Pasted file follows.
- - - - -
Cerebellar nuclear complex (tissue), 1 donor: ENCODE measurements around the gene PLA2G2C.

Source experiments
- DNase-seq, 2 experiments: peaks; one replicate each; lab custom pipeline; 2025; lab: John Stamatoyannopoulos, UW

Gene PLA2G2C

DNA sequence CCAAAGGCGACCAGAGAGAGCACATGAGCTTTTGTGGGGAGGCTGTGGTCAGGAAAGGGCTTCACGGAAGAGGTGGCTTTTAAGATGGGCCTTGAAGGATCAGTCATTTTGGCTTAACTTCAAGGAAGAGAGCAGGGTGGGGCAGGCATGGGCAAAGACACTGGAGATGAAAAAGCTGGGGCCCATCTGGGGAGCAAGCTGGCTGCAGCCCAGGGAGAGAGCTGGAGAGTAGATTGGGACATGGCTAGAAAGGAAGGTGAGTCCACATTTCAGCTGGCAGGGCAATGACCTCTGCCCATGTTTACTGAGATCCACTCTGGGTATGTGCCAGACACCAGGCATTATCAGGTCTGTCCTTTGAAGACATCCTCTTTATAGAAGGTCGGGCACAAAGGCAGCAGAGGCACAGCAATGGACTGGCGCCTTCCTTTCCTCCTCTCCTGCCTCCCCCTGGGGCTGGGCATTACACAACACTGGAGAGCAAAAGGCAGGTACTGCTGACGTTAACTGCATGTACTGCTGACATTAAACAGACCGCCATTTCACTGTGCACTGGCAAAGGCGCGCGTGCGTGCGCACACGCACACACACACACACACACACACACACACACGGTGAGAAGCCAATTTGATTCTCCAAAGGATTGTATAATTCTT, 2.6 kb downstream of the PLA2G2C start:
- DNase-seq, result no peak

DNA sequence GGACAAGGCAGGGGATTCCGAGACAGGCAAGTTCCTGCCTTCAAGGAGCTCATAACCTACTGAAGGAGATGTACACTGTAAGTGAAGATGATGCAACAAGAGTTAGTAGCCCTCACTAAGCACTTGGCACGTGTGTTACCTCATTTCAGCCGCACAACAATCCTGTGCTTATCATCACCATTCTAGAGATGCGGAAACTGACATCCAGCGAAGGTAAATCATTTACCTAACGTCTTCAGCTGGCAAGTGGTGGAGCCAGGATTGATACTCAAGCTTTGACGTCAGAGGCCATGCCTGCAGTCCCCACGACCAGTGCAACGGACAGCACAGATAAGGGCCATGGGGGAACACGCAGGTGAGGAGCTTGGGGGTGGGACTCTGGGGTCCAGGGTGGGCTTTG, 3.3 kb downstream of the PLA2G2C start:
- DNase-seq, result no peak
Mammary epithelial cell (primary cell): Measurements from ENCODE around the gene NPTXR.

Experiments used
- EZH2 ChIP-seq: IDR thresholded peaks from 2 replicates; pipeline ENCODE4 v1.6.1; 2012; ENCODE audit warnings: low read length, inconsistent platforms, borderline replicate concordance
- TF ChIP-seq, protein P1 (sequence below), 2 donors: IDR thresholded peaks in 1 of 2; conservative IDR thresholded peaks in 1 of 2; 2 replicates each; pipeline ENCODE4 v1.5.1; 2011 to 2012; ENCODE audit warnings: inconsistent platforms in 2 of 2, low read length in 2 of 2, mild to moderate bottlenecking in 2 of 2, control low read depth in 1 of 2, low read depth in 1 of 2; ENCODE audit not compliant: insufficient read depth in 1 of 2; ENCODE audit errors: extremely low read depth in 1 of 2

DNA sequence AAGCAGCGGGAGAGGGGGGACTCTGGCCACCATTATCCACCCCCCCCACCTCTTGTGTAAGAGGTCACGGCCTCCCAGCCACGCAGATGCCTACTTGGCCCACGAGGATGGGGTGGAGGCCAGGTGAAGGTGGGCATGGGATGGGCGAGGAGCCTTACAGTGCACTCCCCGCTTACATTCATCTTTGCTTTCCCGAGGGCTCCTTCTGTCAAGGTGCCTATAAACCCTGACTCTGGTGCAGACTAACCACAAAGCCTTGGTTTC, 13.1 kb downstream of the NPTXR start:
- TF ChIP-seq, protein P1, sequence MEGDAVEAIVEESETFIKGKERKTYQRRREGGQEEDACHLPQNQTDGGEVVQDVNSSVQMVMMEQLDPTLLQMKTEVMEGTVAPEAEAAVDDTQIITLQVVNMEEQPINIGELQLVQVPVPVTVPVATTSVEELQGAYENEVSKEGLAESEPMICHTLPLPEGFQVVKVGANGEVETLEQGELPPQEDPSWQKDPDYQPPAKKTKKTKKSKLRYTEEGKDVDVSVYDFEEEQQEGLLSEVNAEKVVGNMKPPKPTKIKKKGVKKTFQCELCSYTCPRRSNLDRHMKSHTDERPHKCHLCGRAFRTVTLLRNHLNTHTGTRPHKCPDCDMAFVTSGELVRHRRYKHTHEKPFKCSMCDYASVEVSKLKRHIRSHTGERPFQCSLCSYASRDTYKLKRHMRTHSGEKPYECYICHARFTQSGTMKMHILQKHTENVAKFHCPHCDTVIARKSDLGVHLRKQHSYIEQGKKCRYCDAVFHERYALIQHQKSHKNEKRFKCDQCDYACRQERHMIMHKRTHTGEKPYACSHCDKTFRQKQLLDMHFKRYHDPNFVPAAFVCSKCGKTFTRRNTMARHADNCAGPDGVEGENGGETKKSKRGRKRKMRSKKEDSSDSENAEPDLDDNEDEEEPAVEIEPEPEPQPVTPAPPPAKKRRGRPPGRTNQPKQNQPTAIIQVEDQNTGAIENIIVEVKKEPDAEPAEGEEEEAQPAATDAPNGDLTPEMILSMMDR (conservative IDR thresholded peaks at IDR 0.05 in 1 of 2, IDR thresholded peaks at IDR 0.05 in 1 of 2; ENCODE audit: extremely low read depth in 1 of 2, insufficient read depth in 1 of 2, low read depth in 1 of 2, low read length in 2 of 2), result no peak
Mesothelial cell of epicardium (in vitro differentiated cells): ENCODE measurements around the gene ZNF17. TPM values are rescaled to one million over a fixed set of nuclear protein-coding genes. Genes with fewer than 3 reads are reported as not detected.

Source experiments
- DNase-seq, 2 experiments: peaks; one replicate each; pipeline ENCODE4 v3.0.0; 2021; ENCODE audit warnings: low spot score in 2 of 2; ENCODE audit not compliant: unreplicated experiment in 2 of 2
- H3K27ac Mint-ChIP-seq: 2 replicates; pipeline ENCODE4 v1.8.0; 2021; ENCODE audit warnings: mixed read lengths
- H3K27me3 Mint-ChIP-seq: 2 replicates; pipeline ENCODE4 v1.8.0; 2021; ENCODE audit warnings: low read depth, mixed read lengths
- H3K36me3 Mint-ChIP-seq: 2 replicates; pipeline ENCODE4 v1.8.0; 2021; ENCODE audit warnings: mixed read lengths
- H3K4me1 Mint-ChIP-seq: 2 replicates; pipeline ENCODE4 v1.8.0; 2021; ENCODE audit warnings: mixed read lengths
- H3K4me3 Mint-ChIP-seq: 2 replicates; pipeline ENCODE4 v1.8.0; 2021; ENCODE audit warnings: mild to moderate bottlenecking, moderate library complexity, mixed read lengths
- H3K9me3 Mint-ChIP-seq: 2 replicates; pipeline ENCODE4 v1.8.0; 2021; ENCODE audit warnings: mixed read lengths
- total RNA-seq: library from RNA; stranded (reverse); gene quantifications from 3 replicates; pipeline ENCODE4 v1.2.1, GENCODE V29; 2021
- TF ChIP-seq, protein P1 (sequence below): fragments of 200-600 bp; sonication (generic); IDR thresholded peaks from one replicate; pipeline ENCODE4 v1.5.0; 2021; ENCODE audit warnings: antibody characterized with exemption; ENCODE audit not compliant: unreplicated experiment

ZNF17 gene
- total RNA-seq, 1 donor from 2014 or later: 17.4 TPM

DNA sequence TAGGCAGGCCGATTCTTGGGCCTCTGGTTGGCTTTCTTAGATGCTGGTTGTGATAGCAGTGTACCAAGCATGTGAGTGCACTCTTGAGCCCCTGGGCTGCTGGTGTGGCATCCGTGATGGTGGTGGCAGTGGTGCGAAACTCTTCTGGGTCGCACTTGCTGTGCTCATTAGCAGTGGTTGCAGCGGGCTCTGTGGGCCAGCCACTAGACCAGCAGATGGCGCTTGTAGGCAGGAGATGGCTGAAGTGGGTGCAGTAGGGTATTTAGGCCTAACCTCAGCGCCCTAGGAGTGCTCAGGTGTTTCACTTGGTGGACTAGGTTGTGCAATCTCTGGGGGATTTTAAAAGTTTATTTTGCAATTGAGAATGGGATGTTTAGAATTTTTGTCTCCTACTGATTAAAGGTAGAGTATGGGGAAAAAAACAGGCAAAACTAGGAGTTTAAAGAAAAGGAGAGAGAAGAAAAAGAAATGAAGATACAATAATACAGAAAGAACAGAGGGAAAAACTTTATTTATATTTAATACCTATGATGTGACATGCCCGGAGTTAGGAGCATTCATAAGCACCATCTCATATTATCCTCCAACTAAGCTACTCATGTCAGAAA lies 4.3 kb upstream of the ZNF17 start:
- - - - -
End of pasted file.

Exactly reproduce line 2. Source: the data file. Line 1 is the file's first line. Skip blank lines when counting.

Source experiments